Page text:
Here, our decisions in Pennsylvania Coal Company and Geryville Materials compel the conclusion that the Township's SMO is expressly preempted by the Noncoal Act to the extent that it is applied to the construction and operations of the quarry itself. When applied in this manner, the provisions of the SMO do not regulate where the quarry may be situated, but, rather, dictate how to manage stormwater that is generated from the quarry. As in Pennsylvania Coal Company, the SMO therefore seeks to regulate " construction" and " surface activities" that are " connected with surface . . . mining," 52 P.S. § 3303, and falls within the ambit of the Noncoal Act's preemption clause. Although the Township is obligated to enact an SMO, it cannot apply it in a manner that regulates surface mining as that term is defined in the Noncoal Act.

Moreover, as the trial court concluded, the Noncoal Act's express preemption provision encompasses Gibraltar's erection of secondary infrastructure by defining " surface mining" very broadly to include " site preparation" and " construction" of objects " related" the mining. 52 P.S. § 3303. See Morales v. Trans World Airlines, Inc., 504 U.S. 374, 383-84, 112 S.Ct. 2031, 119 L.Ed.2d 157 (1992) (discussing the " expansive sweep" of the phrase " relate to" in statute's express preemption provision and quoting the definition of " relate to" in Black's Law Dictionary - " to stand in some relation; to have bearing or concern; to pertain; refer; to bring into association with or connection with" ). Stated differently, Gibraltar's office/scale area, entranceway, and employee parking lot all relate to, or are being constructed to effectuate, Gibraltar's surface mining endeavors.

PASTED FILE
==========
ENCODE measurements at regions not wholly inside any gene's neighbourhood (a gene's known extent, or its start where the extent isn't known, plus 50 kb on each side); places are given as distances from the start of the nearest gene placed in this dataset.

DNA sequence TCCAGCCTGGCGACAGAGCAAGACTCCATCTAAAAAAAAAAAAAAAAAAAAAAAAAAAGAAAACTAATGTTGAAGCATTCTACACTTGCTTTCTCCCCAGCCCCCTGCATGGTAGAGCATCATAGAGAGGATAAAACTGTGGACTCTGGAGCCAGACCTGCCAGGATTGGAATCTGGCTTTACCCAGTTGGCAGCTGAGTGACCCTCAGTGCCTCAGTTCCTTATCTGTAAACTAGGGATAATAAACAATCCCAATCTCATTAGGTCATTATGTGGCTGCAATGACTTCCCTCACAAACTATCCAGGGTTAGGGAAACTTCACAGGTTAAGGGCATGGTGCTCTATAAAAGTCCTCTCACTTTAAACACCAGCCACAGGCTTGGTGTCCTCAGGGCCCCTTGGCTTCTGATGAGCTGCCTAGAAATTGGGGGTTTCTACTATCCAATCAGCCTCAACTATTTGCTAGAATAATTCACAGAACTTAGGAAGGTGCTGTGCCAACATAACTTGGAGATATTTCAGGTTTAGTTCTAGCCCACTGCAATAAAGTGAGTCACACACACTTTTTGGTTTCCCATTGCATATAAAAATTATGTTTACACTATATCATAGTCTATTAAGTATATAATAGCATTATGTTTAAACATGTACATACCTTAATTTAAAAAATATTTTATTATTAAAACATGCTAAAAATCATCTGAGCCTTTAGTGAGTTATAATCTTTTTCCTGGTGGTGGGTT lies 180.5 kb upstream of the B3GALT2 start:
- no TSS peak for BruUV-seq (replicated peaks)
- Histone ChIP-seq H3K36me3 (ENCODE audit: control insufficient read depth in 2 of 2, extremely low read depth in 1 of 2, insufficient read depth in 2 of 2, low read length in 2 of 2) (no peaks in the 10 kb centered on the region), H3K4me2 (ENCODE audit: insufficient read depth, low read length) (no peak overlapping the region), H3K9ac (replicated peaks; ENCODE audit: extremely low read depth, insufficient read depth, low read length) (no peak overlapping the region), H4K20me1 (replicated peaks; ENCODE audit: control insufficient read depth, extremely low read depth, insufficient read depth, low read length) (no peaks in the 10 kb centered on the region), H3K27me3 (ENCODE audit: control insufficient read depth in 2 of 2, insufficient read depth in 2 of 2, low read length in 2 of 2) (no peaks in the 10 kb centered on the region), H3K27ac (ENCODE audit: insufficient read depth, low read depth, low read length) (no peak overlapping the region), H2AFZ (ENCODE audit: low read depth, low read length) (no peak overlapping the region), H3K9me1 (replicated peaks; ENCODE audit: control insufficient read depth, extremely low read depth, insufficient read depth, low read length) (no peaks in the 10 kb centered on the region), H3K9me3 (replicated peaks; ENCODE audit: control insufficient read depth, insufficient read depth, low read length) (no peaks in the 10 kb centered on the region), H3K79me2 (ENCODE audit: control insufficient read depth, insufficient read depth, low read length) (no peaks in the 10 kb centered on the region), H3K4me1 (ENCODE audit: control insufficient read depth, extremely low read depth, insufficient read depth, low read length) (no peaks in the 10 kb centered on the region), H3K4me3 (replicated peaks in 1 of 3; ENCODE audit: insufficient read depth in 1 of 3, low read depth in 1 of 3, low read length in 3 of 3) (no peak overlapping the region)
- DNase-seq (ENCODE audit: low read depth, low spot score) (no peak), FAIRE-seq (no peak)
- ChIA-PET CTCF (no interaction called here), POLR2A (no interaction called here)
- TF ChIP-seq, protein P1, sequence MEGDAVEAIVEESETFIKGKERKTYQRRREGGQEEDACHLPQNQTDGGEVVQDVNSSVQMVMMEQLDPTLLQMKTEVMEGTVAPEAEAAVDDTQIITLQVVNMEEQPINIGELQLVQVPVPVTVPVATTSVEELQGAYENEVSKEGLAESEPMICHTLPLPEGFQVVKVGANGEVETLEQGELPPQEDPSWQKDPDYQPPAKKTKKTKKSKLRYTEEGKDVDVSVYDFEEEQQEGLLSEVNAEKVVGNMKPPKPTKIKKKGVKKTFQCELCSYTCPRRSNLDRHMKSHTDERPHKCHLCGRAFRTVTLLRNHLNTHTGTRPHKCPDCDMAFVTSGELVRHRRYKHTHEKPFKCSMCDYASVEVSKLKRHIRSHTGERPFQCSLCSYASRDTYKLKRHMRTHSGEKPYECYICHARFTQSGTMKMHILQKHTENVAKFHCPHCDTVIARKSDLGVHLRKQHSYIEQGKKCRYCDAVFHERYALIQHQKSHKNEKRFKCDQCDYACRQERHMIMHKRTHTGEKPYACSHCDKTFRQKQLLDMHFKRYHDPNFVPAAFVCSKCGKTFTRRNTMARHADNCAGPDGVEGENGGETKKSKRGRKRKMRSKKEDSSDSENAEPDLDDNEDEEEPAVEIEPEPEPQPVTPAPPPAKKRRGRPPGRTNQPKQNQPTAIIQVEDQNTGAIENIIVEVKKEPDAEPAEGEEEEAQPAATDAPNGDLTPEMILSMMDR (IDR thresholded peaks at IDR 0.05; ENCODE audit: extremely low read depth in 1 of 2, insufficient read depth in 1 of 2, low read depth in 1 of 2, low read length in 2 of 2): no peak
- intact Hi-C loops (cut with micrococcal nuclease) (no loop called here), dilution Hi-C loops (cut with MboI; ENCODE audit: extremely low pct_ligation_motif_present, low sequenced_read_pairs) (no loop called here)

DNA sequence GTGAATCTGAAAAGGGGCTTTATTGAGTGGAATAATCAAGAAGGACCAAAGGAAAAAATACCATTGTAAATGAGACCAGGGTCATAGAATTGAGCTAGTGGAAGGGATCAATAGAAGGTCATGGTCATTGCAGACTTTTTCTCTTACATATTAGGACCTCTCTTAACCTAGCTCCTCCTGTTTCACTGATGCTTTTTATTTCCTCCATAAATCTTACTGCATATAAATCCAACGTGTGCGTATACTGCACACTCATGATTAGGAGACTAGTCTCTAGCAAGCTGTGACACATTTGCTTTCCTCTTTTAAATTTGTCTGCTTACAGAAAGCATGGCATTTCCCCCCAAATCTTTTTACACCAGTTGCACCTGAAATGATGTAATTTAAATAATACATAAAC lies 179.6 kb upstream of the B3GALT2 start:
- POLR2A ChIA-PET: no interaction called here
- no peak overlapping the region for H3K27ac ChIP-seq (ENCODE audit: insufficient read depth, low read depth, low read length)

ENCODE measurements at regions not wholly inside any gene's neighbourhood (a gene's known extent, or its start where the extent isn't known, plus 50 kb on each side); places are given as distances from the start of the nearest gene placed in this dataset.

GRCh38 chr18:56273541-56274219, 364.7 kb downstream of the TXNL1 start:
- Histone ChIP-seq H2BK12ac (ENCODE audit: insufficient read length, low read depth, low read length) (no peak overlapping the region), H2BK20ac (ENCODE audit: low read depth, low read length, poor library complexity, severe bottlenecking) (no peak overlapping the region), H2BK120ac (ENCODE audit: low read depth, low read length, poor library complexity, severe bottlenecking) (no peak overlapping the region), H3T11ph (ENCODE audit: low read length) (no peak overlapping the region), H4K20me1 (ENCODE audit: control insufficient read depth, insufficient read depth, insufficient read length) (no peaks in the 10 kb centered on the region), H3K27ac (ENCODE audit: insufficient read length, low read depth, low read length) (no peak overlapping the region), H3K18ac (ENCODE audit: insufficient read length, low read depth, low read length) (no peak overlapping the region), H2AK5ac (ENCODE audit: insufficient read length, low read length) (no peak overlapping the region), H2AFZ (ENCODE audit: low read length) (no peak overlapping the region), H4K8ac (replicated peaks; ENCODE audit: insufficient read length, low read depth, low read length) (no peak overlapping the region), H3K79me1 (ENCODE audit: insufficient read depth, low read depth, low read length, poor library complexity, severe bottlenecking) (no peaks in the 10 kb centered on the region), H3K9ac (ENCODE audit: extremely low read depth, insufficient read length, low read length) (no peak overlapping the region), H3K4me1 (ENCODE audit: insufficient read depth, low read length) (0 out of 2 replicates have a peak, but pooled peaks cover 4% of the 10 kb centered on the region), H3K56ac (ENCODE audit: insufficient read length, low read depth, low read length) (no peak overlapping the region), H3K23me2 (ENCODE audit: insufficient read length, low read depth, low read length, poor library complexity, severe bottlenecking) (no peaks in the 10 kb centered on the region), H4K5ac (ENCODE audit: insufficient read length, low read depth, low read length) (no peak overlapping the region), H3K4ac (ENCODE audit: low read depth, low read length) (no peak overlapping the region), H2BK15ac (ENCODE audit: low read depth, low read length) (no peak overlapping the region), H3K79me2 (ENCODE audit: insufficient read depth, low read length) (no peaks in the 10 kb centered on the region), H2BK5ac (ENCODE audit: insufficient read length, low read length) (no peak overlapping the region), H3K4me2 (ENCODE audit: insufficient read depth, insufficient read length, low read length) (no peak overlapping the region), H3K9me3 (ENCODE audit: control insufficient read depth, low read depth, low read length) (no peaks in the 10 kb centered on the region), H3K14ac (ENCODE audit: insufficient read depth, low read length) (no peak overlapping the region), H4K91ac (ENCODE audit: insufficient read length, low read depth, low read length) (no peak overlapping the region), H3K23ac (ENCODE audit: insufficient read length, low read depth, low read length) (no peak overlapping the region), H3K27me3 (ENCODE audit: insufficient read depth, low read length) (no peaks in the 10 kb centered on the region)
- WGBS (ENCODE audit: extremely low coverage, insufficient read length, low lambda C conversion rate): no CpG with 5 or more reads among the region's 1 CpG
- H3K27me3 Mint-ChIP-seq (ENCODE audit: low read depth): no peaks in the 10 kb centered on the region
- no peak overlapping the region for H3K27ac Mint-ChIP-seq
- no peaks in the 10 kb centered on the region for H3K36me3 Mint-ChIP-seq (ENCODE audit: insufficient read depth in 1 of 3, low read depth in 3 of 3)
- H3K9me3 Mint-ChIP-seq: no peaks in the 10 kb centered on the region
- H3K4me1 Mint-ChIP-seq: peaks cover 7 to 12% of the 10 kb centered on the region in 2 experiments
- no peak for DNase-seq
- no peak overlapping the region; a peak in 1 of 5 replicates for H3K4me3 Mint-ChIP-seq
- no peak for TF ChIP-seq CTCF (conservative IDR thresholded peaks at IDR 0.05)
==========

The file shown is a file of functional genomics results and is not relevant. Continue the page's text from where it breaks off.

For these reasons, the Township's SMO is expressly preempted by the Noncoal Act. Because the SMO regulates surface mining and falls within the scope of the Noncoal Act's express preemption provision, it matters not whether the Noncoal Act and the SMO are compatible, that is, whether both can be complied with at the same time, because conflict preemption principles are simply inapplicable. See Hoffman Mining Company, Inc. v. Zoning Hearing Board of Adams Township, Cambria County, 612 Pa. 598, 32 A.3d 587, 593-94 (Pa. 2011) (explaining the difference between express preemption and conflict preemption). As a result, we need not address the Township's arguments pertaining to conflict preemption.